Alternative names: Sulawesi Cuckoo-Dove
- Macropygia doreya
34–37 cm, (13.4-14.6 inches), 107–179 g
- forehead and face dark orangey brown
- overall reddish brown crown
- sides and back of neck orangey brown
- edges of neck feathers silver green or silver pink iridescence
- mantle orangey brown with blackish speckles
- upperparts mainly reddish brown
- wing coverts blackish with reddish tips
- primaries and secondaries brownish black with outer webs having narrow brownish orange or light brown edges
- throat pale brown
- breast golden brown with pink tinge with thin black bars and brownish pink tips to feathers, giving breast a mottled look
- belly and undertail coverts reddish brown
- central retrices dark reddish brown
- outer retrices with black subterminal band shorter reddish brown
- iris grey or blue with red, yellow or orange outer ring
- beak brown or black
- feet red to purple
- forehead and crown reddish brown with black speckles
- neck feathers not iridescent
- redder and more heavily barred above than male
- wing coverts blackish with broad orangey brown or red brown edges
- hind neck and upper mantle reddish brown with fine dark vermiculations
- eye with pale streak underneath
- similar to female
- hindneck, mantle and uppertail covert feathers with black subterminal bars and orangey brown edges
- underparts redder and more closely barred than adults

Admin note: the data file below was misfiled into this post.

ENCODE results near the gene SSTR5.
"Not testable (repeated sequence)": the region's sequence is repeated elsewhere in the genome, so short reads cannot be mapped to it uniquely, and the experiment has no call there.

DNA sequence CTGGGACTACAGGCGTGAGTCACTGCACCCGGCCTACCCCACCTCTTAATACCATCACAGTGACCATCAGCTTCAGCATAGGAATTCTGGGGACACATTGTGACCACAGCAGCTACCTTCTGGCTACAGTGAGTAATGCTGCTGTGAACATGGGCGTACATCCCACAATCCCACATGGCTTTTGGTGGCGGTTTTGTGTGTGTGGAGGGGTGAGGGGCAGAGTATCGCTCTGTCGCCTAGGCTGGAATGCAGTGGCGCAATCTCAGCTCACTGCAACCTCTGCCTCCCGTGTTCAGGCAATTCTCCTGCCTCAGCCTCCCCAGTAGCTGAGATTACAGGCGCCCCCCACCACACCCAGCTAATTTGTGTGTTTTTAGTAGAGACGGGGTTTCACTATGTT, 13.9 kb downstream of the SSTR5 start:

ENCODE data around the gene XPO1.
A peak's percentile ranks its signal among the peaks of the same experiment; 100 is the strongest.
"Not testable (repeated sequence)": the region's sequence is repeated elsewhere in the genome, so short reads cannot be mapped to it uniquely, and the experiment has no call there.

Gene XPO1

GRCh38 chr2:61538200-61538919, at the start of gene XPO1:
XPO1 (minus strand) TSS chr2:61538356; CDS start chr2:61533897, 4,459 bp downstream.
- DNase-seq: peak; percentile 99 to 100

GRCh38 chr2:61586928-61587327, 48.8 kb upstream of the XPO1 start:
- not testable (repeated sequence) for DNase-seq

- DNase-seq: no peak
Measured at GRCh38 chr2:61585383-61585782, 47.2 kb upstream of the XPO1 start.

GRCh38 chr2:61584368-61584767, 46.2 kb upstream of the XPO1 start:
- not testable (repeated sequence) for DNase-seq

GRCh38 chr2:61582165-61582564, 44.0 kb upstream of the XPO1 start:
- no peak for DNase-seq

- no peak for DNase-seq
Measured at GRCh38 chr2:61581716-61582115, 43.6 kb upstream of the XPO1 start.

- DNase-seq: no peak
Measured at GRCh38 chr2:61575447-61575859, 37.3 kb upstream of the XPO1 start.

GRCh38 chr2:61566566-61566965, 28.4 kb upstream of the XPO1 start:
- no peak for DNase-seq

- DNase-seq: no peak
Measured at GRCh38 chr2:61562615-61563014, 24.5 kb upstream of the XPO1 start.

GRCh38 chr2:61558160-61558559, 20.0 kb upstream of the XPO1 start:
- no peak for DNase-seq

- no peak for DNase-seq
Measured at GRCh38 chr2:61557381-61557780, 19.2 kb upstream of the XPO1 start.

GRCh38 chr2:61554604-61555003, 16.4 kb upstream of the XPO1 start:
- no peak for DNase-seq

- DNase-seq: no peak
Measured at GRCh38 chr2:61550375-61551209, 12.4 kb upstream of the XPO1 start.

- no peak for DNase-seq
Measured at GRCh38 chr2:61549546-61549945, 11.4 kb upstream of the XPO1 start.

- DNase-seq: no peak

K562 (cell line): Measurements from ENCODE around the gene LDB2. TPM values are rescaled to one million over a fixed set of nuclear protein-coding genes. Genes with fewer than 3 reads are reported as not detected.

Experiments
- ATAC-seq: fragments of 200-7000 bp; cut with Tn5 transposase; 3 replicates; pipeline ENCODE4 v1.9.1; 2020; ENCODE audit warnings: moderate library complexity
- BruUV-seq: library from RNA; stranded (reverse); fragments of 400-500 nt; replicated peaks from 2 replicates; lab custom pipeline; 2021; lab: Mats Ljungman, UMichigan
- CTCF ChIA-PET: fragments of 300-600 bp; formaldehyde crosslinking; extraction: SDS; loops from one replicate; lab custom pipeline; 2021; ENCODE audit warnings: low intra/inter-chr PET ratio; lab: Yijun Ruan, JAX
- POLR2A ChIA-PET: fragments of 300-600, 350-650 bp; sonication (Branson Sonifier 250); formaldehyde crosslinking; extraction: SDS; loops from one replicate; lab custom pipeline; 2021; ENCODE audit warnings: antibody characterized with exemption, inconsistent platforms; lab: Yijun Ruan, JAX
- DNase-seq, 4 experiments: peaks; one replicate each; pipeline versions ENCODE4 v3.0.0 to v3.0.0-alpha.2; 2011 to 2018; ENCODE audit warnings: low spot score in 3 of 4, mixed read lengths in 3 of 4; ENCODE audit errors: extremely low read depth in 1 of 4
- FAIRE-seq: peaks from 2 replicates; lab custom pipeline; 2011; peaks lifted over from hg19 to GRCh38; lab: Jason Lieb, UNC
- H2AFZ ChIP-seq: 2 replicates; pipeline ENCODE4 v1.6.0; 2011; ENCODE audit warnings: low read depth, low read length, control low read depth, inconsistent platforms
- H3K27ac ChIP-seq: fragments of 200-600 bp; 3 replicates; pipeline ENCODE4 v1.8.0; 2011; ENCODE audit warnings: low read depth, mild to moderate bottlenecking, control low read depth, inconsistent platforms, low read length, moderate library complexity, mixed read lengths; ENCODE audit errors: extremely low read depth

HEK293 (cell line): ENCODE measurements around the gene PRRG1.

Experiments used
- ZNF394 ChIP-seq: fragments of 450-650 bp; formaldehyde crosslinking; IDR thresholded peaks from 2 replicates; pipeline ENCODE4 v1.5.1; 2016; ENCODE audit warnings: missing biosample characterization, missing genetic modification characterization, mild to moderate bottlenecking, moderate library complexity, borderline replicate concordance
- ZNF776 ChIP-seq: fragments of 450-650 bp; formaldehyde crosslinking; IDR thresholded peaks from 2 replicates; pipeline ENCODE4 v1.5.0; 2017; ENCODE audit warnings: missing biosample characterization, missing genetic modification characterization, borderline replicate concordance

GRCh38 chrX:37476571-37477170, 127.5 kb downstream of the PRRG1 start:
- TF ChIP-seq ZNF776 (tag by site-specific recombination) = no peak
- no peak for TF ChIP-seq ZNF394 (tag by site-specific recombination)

- The smaller Black-billed Cuckoo-Dove in New Guinea has a smaller, thicker beak, a reddish brown head, darker underparts, black barring on tail, but no black barring on breast
- The Mackinlay's Cuckoo-Dove in the Bismarck Archipeligo is also smaller, uniformly more reddish brown, with paler head and underparts
- The White-faced Cuckoo-Dove in Sulawesi and it's satellites is sooty black with a conspicuous white face
- The Great Cuckoo-Dove in the Moluccas and New Guinea is much larger and longer tailed, has purplish, reddish brown upperparts and creamy white head and underparts in Moluccas
- The Pied Cuckoo-Dove in the Bismarck Archipeligo is also larger, shorter tailed with whitish head and underparts, blackish upperparts and tail.
For subspecies descriptions see Taxonomy
- M. a. sanghirensis: May be included in Sulawesi Cuckoo-Dove. Male has a very light blue grey crown and nape, is more boldly barred on breast, but unbarred on the foreneck, and less reddish brown on undertail coverts. Female is much darker with black mottled crown and relatively large (wing 178 mm)
- Sangihe, Siau, Tahulandang, Ruang and Talaud islands
- M. a. albicapilla: May be treated as a different species, Sulawesi Cuckoo-Dove. Male has yellowy white forehead, grey tinged crown, strong breast barring with no pink tinge and upperparts richer reddish brown than in other races. Female is paler than female sanghirensis, particularly on face and underparts, small (wing 161 mm)
- Sulawesi, Banggai, Tukangbesi and adjacent islands
- M. a. batchianensis: Sometimes called albiceps. Male has more orangey brown crown and head, paler throat, less iridescence of hindneck, paler upperparts, almost unbarred underparts with extensive pinkish hue to breast. Female has darker crown and darker reddish brown underparts (wing 163 mm)
- Northern Moluccas
- M. a. doreya: Has neck and upper breast pale pinkish brown, with or without barring. Female is very similar to female keyensis, but with greenish iridescence to hindneck (wing 160 mm)